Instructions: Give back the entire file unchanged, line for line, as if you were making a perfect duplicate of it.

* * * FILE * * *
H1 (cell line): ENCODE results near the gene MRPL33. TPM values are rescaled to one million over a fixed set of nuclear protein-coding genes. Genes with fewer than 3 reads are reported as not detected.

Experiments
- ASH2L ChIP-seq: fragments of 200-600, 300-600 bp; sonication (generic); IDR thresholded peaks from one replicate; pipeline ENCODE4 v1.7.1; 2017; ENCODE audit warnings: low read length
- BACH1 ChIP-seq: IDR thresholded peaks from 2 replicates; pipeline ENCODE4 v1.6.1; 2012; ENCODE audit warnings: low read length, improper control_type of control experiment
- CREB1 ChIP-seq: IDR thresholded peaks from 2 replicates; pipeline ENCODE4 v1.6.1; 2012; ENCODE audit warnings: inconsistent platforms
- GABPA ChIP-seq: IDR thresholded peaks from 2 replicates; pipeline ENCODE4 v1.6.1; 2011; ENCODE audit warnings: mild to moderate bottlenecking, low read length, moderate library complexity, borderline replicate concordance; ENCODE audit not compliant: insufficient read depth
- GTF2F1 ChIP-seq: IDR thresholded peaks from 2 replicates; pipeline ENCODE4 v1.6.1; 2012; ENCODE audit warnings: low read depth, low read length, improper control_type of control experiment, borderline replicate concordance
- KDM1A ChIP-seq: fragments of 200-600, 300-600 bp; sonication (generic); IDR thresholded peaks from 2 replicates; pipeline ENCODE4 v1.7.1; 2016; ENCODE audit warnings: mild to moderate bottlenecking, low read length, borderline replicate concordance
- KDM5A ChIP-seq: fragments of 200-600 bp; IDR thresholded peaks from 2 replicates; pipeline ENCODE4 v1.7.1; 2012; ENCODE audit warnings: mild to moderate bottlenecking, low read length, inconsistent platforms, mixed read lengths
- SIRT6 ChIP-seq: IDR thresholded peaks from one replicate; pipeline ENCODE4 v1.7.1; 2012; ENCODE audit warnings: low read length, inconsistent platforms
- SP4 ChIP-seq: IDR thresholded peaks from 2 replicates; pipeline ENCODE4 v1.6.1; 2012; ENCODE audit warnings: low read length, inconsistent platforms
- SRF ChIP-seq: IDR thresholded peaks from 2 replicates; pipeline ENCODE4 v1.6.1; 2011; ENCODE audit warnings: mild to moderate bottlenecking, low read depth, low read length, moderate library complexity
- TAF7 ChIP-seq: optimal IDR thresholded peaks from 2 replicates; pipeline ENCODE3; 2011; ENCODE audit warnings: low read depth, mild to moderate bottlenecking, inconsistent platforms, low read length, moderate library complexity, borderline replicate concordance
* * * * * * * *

H1 (cell line): ENCODE results near the gene MRPL33. TPM values are rescaled to one million over a fixed set of nuclear protein-coding genes. Genes with fewer than 3 reads are reported as not detected.

Experiments
- ASH2L ChIP-seq: fragments of 200-600, 300-600 bp; sonication (generic); IDR thresholded peaks from one replicate; pipeline ENCODE4 v1.7.1; 2017; ENCODE audit warnings: low read length
- BACH1 ChIP-seq: IDR thresholded peaks from 2 replicates; pipeline ENCODE4 v1.6.1; 2012; ENCODE audit warnings: low read length, improper control_type of control experiment
- CREB1 ChIP-seq: IDR thresholded peaks from 2 replicates; pipeline ENCODE4 v1.6.1; 2012; ENCODE audit warnings: inconsistent platforms
- GABPA ChIP-seq: IDR thresholded peaks from 2 replicates; pipeline ENCODE4 v1.6.1; 2011; ENCODE audit warnings: mild to moderate bottlenecking, low read length, moderate library complexity, borderline replicate concordance; ENCODE audit not compliant: insufficient read depth
- GTF2F1 ChIP-seq: IDR thresholded peaks from 2 replicates; pipeline ENCODE4 v1.6.1; 2012; ENCODE audit warnings: low read depth, low read length, improper control_type of control experiment, borderline replicate concordance
- KDM1A ChIP-seq: fragments of 200-600, 300-600 bp; sonication (generic); IDR thresholded peaks from 2 replicates; pipeline ENCODE4 v1.7.1; 2016; ENCODE audit warnings: mild to moderate bottlenecking, low read length, borderline replicate concordance
- KDM5A ChIP-seq: fragments of 200-600 bp; IDR thresholded peaks from 2 replicates; pipeline ENCODE4 v1.7.1; 2012; ENCODE audit warnings: mild to moderate bottlenecking, low read length, inconsistent platforms, mixed read lengths
- SIRT6 ChIP-seq: IDR thresholded peaks from one replicate; pipeline ENCODE4 v1.7.1; 2012; ENCODE audit warnings: low read length, inconsistent platforms
- SP4 ChIP-seq: IDR thresholded peaks from 2 replicates; pipeline ENCODE4 v1.6.1; 2012; ENCODE audit warnings: low read length, inconsistent platforms
- SRF ChIP-seq: IDR thresholded peaks from 2 replicates; pipeline ENCODE4 v1.6.1; 2011; ENCODE audit warnings: mild to moderate bottlenecking, low read depth, low read length, moderate library complexity
- TAF7 ChIP-seq: optimal IDR thresholded peaks from 2 replicates; pipeline ENCODE3; 2011; ENCODE audit warnings: low read depth, mild to moderate bottlenecking, inconsistent platforms, low read length, moderate library complexity, borderline replicate concordance